Four tips to run your freelance business successfully when you become a mother
When you run a freelance business everything depends on you. But when you become a mother, things get more complicated.
After years of building your career and growing your business, you may suddenly find yourself at a crossroads. Is it possible to keep running my business after giving birth? Will my customers not abandon me if I take maternity leave? Can I cope financially?
Combining parenthood with work is always a great balancing act. But the life of a mother who runs her own business can be more intense on each and every level. Lack of security tied to full-time salaried employment, limited or almost non-existent maternity leave, doubts about how to keep both your customers and your family happy, combined with high costs of childcare may all be reasons for a constant headache and emotional roller coaster long before the child is born.
How can you prepare for this new lifestyle? Can you prepare at all?
There’s no one-size-fits-all recipe for success. If you want to or have to work after giving birth, you could probably start from fitting in your projects into your baby’s nap times. But this approach won’t take you far. At some point, there won’t be enough baby sleeping hours in a day to complete all your projects. Sooner or later you might be overwhelmed by exhaustion or your responsibilities as a mother and business owner. So, what comes next?
In my search for the right solution, I’ve interviewed 15 women from around the world and various industries. Seven translators, a yoga school owner, virtual assistant, voice coach, parenting website owner, an art curator, owner of event designing company, a solution strategist for mothers and a brand stylist told me about their ups and downs, challenges and rewards in their adventure with freelancing and parenthood.
Although their approaches to business and motherhood might differ, as well as their definition of ‘success’, ‘good childcare’, or ‘work-family balance’, they all agree: You can have it all. But first, you need to make some tweaks in your work- and lifestyle. For example:
- Prioritise your self-care. You can’t run a sustainable business and be energetic with your kids if you neglect your well-being. Even if it means working less in the evening to get more hours of sleep, or asking someone to stay with your baby to finally have a chance to go for a run, have a long walk alone, or do just about anything that you truly enjoy. If you’re sick or in a bad mood, your business and your baby won’t thrive either.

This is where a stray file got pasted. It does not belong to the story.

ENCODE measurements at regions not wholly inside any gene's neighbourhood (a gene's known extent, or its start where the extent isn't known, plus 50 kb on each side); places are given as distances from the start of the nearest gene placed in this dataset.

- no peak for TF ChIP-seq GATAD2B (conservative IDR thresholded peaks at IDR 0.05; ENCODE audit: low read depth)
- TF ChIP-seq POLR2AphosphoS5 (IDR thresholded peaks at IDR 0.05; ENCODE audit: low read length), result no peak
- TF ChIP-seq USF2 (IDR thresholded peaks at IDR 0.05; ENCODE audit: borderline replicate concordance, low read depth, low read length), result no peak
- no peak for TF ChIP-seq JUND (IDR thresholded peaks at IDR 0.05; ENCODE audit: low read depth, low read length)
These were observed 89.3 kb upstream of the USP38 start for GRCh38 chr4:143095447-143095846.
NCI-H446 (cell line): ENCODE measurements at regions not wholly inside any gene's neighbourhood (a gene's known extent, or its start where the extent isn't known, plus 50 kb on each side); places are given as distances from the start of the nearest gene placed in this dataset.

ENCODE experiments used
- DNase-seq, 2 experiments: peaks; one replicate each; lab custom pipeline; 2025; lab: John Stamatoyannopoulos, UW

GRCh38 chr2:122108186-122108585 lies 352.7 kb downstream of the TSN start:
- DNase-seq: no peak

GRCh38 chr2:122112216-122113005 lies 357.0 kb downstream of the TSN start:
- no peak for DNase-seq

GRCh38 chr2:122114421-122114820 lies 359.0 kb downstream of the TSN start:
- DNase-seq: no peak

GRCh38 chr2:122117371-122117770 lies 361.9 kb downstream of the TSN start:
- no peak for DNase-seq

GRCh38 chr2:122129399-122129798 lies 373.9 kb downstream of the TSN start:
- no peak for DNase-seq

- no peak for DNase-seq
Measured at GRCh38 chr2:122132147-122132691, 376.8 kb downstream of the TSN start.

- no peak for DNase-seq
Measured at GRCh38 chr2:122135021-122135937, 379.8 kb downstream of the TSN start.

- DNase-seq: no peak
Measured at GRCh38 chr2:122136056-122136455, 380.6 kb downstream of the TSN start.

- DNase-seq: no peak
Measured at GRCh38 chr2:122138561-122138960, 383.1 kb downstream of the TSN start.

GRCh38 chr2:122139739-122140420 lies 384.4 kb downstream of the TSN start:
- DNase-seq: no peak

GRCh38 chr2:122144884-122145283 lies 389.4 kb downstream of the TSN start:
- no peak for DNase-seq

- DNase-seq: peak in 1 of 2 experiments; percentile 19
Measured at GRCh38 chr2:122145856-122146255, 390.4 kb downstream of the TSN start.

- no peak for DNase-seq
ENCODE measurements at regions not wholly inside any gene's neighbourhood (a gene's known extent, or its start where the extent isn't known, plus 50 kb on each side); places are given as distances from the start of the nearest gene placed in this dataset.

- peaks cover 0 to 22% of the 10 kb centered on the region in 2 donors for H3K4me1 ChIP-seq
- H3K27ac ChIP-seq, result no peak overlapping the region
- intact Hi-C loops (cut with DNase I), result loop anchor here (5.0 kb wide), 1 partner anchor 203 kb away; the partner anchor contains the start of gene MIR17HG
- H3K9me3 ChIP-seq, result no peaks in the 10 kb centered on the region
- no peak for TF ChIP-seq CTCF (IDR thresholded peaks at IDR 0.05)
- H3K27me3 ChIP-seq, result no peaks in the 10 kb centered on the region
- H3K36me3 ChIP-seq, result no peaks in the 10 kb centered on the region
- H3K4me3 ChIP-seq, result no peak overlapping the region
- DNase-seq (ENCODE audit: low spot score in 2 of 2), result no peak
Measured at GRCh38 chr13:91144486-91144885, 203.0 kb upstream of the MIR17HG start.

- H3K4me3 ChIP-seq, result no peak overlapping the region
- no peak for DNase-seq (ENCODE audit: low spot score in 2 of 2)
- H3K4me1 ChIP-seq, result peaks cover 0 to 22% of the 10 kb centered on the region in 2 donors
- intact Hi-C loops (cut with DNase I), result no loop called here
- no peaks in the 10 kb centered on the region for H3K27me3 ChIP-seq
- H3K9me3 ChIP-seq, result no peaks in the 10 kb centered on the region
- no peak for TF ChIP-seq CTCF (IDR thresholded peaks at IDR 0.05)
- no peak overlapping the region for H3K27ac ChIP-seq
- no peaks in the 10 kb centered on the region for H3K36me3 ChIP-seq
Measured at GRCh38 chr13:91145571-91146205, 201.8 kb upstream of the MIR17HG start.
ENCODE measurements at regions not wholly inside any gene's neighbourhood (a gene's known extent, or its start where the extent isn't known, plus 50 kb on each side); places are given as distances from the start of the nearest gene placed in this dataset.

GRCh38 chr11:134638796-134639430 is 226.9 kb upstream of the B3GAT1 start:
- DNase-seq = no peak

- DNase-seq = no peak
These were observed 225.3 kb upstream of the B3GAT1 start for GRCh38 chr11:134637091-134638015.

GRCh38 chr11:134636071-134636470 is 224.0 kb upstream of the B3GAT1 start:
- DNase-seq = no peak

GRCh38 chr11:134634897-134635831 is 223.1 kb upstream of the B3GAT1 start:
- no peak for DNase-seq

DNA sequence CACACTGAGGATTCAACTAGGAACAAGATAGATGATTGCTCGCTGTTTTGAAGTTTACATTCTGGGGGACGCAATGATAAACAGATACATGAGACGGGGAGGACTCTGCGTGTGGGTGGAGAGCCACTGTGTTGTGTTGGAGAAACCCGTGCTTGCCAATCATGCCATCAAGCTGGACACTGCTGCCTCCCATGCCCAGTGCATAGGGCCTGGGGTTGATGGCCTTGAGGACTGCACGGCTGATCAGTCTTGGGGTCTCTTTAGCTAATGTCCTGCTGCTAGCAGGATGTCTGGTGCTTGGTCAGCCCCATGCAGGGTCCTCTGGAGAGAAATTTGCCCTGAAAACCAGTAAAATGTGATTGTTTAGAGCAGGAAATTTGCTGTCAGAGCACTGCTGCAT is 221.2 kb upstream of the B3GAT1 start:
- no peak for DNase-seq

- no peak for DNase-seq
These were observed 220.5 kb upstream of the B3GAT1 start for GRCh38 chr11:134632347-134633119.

- Learn to ask for help. As a new mother, you can still run your freelance business successfully, but you’ll need to start asking for help. A good solution is to involve an assistant or team up with a colleague who could help you out in unpredictable situations such as when your baby gets sick. In such moments, it’s good to have a network of trusted colleagues who could save you and help you deliver your services on time.
- Learn to say no. Once you become a mum your priorities will probably change. You’ll have to transform the way you work and spend your time to be able to tend to your child. Sometimes this will mean saying ‘no’ to proposals and customers you’d otherwise be happy to work with. Last-minute projects might not be an option anymore, so you’ll need to learn to assess your possibilities correctly, reject or negotiate longer delivery times.
- Change your workstyle. Being a freelancer means you can be flexible with your time. It’s you who decides when, where and how long to work. But when you’re a mother, it’s your baby who takes on this role. Staying 12 hours a day in front of the computer may not be the best strategy anymore. But that’s a good thing. Working in small pockets of time—when your child sleeps or is with her father, babysitter or grandparents—will help you be more productive and focus on what really matters. Finally, the work time will be the time for work, not for mindless scrolling through social medial or never-ending chats with your friends.
There’s of course much more you can do to combine running your freelance business with taking care of your baby. All the inspiring stories of the interviewed women, plus my ideas on the transition into the life of a self-employed mother, are now compiled into a book You’ve got this: How to continue your freelance career when you become a mother.
It contains tips and ideas on how to regain your focus on work, generate passive income, maximise small pockets of time or prepare for the many unexpected challenges that may occur in your business and private life. Hopefully, our experiences will help you find the right strategy that will fit you, your business, and your family.
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